Yet it is as a collaboration tool that social media is now truly coming into its own, enabling organisations to harness the collective power of their people to solve problems. And if one of the essential principles of innovation is learning how to fail fast, social media has an important role to play. A memorable quote from the event was that there is ‘something very powerful about having a rubbish idea rubbished’ by your peers.
A reassuring message is that there are no real social media experts yet, because the technology is still too young. Everyone is still learning. The best way to start is to begin. If you don’t yet know what social media can do for you, then sign up and give it a try. That advice applies to organisations as well as to individuals. If you are one of those leaders whose idea of being on LinkedIn is to hand your PA all the business cards you collect, then now is the time to have a go yourself and see what it can do for you.
Not often that I find myself tearing out a page from the Evening Standard freesheet but an article this week by Niki Chesworth on ‘brain fried’ bosses caught my attention. It quotes research findings from a survey by Orion management consultancy that only one in twenty bosses are good leaders and four in twenty do more harm than good because they are ‘brain fried’. Would you agree? Certainly the concept of brain fried bosses, stressed out with dealing with the now and unable to focus on the future has a ring of truth about it.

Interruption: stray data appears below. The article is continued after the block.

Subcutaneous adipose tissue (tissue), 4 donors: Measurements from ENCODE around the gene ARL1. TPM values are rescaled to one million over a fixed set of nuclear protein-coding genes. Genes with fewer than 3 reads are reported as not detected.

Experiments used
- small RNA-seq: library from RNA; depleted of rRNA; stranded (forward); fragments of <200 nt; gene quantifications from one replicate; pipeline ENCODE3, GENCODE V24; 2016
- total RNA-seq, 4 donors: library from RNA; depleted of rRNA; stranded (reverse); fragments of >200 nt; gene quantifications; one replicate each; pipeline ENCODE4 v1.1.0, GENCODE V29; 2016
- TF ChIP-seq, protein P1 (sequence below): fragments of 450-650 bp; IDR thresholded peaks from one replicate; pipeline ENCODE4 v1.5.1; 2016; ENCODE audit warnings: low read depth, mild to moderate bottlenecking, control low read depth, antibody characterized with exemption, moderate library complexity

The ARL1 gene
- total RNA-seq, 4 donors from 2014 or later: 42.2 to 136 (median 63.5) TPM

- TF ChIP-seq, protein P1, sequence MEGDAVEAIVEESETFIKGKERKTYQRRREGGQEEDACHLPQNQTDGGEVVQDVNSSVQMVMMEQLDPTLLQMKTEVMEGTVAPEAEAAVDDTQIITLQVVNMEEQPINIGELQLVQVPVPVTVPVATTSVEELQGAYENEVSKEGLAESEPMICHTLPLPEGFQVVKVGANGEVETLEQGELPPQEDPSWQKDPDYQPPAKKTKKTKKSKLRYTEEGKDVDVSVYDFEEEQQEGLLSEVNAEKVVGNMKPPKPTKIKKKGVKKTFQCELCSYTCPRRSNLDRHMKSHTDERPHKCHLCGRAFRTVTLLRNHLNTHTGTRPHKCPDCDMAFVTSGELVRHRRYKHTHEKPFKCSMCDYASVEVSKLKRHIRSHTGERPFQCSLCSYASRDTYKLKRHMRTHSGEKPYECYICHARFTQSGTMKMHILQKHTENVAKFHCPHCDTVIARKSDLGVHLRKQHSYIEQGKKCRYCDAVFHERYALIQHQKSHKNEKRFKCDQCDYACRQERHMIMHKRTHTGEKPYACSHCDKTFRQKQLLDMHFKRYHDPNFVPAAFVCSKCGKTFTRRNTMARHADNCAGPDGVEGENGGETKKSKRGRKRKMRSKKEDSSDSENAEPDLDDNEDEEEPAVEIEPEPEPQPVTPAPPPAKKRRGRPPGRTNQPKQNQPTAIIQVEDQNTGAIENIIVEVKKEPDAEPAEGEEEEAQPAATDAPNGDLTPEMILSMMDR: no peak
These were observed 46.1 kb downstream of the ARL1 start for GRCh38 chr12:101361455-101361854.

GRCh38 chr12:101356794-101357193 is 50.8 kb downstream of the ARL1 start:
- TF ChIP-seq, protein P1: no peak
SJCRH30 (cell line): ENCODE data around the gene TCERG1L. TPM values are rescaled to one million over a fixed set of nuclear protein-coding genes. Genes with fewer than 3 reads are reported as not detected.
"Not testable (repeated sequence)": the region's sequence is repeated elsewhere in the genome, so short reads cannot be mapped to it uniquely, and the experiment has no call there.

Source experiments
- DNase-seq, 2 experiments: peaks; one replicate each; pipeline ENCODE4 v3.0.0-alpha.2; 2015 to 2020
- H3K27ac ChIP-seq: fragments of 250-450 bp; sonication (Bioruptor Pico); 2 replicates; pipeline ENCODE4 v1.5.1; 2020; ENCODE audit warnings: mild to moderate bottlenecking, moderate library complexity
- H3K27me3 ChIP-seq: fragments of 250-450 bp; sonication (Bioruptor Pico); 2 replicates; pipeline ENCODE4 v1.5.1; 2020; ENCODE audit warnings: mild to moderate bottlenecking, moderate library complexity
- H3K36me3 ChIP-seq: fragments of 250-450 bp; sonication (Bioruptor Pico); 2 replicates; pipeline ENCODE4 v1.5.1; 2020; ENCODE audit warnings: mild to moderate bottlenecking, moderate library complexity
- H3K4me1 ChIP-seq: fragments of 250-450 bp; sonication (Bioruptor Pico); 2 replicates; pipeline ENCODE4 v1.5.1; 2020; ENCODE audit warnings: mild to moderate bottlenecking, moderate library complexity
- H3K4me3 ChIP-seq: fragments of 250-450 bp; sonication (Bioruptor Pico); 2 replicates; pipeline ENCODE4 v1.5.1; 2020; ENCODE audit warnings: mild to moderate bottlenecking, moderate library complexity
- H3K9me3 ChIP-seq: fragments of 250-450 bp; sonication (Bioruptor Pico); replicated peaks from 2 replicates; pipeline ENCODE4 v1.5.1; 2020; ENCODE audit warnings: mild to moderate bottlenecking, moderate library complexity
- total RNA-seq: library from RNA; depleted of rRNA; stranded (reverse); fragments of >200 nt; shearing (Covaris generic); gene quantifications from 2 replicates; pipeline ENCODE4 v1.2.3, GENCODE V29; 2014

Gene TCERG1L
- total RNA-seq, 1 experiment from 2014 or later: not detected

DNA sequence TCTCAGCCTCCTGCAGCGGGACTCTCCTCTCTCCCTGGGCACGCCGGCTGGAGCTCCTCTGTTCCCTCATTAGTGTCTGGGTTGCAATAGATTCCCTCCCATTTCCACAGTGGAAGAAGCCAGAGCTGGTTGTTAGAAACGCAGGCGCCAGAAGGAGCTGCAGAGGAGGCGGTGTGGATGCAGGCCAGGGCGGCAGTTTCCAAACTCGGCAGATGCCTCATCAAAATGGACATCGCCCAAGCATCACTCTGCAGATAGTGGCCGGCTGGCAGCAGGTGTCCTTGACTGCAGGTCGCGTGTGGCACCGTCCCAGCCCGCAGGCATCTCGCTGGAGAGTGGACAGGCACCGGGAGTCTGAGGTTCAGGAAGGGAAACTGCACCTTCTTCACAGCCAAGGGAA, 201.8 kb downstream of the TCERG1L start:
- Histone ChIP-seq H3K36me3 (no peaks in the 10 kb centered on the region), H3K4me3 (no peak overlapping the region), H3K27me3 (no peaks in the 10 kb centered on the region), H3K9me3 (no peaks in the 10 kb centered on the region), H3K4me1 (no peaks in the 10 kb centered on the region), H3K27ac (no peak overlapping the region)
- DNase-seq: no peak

Orion’s website includes a fun little video about the importance of designing ‘brain friendly’ leadership development programmes, based on neuroscience – a scientific understanding of how the brain works. To summarise their five principles for ‘brain friendly’ learning:
– we are best able to digest information fed to us in small chunks when we’re mildly stressed (by which I think they mean being awake and alert)
– we only remember information when we have used it several times
– we will only change our behaviour when we understand why something is good for us personally
– for new behaviour to stick, we need to make it a habit
– the brain learns best after a good night’s sleep!
Although much of this may be familiar, I think this it’s a useful model to stress test any employee engagement programme you are planning. Although learning about new things may be in our best interests, we always have to remember that positive change can be just as threatening to people as negative change. So, it’s important that we invest time and effort in helping people to see the benefits for them personally of any new learning. It’s also essential to follow up on the learning experience to reinforce the new behaviours, rather than simply assume that everyone will becomes an instant convert to the new way of thinking.
The final point about getting a good night sleep is a theme that I will return to constantly in this blog, as I genuinely believe that our 24/7, always on, digitally overloaded lifestyles is the hidden asbestos of our modern day corporate lifestyles.